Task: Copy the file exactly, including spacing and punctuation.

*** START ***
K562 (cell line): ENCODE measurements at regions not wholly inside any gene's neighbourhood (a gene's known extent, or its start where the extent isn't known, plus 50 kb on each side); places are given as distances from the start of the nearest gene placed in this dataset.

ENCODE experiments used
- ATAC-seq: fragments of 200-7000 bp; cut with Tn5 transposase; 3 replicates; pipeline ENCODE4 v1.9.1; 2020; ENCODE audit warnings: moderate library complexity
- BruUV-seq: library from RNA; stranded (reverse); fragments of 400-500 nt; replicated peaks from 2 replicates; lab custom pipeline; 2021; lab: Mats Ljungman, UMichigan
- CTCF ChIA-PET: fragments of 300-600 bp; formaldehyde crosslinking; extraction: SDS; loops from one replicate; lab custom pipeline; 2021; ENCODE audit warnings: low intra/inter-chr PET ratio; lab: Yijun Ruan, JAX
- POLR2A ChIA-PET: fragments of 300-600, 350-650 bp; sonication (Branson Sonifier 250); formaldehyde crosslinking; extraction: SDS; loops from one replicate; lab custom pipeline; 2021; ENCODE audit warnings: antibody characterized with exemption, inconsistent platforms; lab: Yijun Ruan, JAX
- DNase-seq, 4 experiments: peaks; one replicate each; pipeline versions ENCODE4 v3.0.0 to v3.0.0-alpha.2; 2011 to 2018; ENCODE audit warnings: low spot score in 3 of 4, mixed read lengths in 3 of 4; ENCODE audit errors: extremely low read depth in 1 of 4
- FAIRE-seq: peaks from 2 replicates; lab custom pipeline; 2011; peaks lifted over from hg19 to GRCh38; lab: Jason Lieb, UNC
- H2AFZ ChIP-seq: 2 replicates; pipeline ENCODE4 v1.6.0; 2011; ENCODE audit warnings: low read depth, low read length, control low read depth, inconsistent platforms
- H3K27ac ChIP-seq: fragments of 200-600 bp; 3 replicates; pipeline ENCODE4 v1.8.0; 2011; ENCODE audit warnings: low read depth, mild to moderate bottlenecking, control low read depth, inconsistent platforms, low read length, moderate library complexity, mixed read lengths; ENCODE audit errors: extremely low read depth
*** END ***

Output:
K562 (cell line): ENCODE measurements at regions not wholly inside any gene's neighbourhood (a gene's known extent, or its start where the extent isn't known, plus 50 kb on each side); places are given as distances from the start of the nearest gene placed in this dataset.

ENCODE experiments used
- ATAC-seq: fragments of 200-7000 bp; cut with Tn5 transposase; 3 replicates; pipeline ENCODE4 v1.9.1; 2020; ENCODE audit warnings: moderate library complexity
- BruUV-seq: library from RNA; stranded (reverse); fragments of 400-500 nt; replicated peaks from 2 replicates; lab custom pipeline; 2021; lab: Mats Ljungman, UMichigan
- CTCF ChIA-PET: fragments of 300-600 bp; formaldehyde crosslinking; extraction: SDS; loops from one replicate; lab custom pipeline; 2021; ENCODE audit warnings: low intra/inter-chr PET ratio; lab: Yijun Ruan, JAX
- POLR2A ChIA-PET: fragments of 300-600, 350-650 bp; sonication (Branson Sonifier 250); formaldehyde crosslinking; extraction: SDS; loops from one replicate; lab custom pipeline; 2021; ENCODE audit warnings: antibody characterized with exemption, inconsistent platforms; lab: Yijun Ruan, JAX
- DNase-seq, 4 experiments: peaks; one replicate each; pipeline versions ENCODE4 v3.0.0 to v3.0.0-alpha.2; 2011 to 2018; ENCODE audit warnings: low spot score in 3 of 4, mixed read lengths in 3 of 4; ENCODE audit errors: extremely low read depth in 1 of 4
- FAIRE-seq: peaks from 2 replicates; lab custom pipeline; 2011; peaks lifted over from hg19 to GRCh38; lab: Jason Lieb, UNC
- H2AFZ ChIP-seq: 2 replicates; pipeline ENCODE4 v1.6.0; 2011; ENCODE audit warnings: low read depth, low read length, control low read depth, inconsistent platforms
- H3K27ac ChIP-seq: fragments of 200-600 bp; 3 replicates; pipeline ENCODE4 v1.8.0; 2011; ENCODE audit warnings: low read depth, mild to moderate bottlenecking, control low read depth, inconsistent platforms, low read length, moderate library complexity, mixed read lengths; ENCODE audit errors: extremely low read depth